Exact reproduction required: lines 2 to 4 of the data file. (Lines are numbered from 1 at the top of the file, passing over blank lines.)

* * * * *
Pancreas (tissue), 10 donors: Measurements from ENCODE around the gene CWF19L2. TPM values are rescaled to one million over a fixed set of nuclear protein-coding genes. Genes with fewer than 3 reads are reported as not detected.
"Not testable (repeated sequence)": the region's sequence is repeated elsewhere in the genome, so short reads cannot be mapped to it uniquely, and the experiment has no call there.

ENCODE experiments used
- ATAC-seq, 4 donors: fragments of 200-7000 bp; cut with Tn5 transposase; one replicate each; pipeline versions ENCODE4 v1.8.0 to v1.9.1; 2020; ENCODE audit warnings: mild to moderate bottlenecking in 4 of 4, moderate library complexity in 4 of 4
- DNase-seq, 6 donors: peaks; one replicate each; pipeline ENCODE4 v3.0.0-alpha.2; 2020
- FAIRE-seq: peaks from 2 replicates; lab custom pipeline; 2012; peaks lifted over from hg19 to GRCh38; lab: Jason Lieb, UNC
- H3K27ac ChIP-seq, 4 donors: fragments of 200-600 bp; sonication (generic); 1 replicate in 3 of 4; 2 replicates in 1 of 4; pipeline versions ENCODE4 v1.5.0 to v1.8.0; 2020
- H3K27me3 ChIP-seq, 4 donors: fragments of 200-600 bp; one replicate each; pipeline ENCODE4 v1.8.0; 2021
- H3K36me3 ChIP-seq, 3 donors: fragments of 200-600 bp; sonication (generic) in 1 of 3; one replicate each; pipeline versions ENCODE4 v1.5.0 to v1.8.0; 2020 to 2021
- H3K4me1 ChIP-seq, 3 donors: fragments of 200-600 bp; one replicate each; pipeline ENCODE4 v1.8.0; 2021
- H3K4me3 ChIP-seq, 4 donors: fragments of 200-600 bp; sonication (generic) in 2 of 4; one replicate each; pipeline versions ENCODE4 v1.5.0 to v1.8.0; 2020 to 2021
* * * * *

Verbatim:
"Not testable (repeated sequence)": the region's sequence is repeated elsewhere in the genome, so short reads cannot be mapped to it uniquely, and the experiment has no call there.

ENCODE experiments used
- ATAC-seq, 4 donors: fragments of 200-7000 bp; cut with Tn5 transposase; one replicate each; pipeline versions ENCODE4 v1.8.0 to v1.9.1; 2020; ENCODE audit warnings: mild to moderate bottlenecking in 4 of 4, moderate library complexity in 4 of 4